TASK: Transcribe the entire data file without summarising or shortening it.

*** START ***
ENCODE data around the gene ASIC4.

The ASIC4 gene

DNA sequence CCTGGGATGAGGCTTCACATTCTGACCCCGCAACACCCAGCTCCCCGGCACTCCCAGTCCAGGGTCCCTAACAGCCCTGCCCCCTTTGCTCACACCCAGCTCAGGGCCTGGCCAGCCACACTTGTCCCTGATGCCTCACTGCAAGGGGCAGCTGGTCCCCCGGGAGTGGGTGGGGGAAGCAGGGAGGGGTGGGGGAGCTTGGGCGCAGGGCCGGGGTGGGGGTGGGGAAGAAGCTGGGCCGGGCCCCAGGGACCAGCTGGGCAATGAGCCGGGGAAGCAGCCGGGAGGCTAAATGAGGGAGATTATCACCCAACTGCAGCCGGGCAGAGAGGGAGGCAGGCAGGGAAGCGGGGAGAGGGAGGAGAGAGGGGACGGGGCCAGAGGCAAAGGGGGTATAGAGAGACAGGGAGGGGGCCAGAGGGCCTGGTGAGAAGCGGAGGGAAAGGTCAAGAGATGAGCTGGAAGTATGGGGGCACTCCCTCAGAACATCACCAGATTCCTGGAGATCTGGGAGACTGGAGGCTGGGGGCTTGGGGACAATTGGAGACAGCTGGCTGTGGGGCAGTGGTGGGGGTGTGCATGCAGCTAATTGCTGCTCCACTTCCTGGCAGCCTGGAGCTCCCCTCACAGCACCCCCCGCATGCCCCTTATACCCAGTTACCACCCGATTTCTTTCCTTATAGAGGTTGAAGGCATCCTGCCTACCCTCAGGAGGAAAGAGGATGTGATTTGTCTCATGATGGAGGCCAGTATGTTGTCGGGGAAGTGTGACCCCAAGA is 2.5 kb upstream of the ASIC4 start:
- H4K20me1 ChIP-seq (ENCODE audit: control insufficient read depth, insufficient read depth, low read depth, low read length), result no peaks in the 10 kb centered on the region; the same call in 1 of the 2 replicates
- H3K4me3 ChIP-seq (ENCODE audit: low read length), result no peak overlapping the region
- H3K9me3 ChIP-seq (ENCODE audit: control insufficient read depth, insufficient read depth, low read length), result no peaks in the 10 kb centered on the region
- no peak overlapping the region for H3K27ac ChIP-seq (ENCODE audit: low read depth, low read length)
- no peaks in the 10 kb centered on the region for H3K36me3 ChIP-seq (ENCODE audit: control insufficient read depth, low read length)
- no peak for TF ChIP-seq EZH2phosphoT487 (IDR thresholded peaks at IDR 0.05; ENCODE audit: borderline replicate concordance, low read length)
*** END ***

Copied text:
ENCODE data around the gene ASIC4.

The ASIC4 gene

DNA sequence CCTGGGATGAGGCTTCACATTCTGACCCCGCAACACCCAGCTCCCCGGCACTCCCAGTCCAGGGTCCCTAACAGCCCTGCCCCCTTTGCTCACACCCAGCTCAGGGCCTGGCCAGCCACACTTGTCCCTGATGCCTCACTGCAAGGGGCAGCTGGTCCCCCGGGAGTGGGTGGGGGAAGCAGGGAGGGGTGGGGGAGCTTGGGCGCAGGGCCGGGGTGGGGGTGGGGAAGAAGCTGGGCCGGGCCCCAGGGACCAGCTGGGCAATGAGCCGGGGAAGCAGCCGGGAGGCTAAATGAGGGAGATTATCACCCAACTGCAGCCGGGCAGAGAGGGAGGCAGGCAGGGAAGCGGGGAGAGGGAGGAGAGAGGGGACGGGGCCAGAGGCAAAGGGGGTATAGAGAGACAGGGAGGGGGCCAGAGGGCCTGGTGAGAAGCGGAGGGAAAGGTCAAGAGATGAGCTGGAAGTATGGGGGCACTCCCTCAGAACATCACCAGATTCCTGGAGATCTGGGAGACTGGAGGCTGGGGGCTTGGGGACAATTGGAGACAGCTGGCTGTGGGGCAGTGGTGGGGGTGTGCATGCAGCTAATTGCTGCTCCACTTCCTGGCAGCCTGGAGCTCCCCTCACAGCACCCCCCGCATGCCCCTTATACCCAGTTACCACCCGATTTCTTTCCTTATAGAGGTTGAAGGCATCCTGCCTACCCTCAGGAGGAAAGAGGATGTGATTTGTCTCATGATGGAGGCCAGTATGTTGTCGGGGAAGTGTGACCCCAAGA is 2.5 kb upstream of the ASIC4 start:
- H4K20me1 ChIP-seq (ENCODE audit: control insufficient read depth, insufficient read depth, low read depth, low read length), result no peaks in the 10 kb centered on the region; the same call in 1 of the 2 replicates
- H3K4me3 ChIP-seq (ENCODE audit: low read length), result no peak overlapping the region
- H3K9me3 ChIP-seq (ENCODE audit: control insufficient read depth, insufficient read depth, low read length), result no peaks in the 10 kb centered on the region
- no peak overlapping the region for H3K27ac ChIP-seq (ENCODE audit: low read depth, low read length)
- no peaks in the 10 kb centered on the region for H3K36me3 ChIP-seq (ENCODE audit: control insufficient read depth, low read length)
- no peak for TF ChIP-seq EZH2phosphoT487 (IDR thresholded peaks at IDR 0.05; ENCODE audit: borderline replicate concordance, low read length)